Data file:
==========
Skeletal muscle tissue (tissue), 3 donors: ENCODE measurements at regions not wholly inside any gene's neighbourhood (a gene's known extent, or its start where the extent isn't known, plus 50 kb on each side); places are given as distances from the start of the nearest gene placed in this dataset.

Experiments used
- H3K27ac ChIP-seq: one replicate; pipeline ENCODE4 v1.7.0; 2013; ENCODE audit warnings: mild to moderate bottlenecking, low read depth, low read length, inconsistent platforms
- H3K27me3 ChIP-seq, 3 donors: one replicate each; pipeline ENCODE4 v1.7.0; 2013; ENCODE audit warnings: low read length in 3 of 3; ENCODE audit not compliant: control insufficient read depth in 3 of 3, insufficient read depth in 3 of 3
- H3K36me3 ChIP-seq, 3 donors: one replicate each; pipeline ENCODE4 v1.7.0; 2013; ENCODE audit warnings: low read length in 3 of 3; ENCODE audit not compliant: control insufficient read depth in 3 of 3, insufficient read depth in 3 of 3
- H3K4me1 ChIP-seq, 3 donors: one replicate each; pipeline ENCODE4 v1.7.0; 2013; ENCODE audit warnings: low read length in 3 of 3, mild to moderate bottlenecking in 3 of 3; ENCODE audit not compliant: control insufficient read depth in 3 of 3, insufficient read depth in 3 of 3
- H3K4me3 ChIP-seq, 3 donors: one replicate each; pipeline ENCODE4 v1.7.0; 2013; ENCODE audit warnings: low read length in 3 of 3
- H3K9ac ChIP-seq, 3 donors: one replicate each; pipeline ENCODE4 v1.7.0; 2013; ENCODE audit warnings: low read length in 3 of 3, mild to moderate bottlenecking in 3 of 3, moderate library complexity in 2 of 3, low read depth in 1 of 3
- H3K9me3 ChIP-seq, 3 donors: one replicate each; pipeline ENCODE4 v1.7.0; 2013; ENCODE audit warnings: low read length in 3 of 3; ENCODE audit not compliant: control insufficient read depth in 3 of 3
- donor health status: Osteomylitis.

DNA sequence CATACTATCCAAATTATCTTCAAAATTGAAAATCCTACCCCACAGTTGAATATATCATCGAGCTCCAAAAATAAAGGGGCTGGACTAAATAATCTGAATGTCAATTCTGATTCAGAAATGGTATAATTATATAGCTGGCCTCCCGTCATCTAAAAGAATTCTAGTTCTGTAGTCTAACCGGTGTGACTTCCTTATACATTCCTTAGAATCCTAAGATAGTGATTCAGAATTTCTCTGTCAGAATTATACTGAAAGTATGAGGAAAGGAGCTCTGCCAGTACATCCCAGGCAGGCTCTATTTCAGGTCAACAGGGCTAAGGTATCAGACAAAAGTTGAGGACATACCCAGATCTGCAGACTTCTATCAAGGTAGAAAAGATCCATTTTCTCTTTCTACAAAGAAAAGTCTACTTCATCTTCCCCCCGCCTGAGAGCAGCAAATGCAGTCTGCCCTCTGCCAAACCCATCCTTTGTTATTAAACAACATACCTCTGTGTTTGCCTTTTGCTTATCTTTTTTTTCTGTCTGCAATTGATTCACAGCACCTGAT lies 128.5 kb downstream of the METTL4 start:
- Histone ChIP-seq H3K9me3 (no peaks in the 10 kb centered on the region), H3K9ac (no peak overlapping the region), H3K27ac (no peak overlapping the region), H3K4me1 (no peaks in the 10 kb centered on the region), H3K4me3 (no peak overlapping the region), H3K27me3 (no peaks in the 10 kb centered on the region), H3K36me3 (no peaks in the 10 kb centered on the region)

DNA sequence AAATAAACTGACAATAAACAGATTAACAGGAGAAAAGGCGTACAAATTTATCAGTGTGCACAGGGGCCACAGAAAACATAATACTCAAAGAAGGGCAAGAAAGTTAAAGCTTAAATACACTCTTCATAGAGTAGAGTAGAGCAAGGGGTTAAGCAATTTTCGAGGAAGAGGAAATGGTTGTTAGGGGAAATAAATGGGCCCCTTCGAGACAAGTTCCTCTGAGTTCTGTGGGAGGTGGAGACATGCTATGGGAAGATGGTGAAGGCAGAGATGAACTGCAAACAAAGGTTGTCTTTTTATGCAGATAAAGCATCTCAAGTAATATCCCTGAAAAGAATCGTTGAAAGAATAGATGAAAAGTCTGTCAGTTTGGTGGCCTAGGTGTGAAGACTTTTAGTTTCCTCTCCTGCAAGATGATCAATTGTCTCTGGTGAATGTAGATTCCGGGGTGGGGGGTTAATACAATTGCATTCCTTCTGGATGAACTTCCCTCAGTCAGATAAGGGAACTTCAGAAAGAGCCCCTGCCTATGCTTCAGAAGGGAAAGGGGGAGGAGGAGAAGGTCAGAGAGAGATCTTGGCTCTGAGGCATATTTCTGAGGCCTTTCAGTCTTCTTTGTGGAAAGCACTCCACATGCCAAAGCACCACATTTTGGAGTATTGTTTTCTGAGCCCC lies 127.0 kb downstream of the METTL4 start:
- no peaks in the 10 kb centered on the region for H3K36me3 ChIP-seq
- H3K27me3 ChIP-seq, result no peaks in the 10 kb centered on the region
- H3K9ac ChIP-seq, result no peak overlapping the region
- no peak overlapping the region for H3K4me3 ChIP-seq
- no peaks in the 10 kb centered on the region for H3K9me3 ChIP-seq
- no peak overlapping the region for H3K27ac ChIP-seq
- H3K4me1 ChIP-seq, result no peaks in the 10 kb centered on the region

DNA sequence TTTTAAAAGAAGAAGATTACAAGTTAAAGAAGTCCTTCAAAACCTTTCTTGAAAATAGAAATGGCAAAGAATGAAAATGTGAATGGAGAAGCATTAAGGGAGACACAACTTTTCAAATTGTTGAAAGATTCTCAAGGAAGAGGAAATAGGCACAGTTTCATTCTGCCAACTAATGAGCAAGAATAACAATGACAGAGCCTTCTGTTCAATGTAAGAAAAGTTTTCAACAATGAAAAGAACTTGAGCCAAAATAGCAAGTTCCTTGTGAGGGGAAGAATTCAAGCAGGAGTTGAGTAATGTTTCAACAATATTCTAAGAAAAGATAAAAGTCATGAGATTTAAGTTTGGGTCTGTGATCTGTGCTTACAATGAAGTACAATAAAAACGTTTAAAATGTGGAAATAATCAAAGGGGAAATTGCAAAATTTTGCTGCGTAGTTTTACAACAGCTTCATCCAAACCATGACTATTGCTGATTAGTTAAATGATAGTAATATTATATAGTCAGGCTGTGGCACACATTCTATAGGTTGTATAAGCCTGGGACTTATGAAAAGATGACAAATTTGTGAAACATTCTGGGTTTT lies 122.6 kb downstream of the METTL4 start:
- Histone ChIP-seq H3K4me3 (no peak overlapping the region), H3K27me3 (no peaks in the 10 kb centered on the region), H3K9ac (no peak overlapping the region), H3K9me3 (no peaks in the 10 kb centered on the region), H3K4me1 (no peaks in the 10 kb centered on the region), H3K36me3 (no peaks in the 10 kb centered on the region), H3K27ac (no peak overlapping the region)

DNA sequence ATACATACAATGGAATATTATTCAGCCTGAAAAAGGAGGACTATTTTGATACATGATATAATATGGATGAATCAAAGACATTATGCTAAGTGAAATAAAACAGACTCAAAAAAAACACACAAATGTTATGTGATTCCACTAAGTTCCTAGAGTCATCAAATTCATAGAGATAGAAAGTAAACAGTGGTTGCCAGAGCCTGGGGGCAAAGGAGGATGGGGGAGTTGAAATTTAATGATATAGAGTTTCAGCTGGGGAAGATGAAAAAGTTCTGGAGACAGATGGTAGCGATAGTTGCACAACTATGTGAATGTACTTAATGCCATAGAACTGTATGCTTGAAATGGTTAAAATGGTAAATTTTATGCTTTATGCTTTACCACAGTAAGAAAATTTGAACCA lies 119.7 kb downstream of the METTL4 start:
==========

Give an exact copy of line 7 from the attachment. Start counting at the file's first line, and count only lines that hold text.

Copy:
- H3K4me3 ChIP-seq, 3 donors: one replicate each; pipeline ENCODE4 v1.7.0; 2013; ENCODE audit warnings: low read length in 3 of 3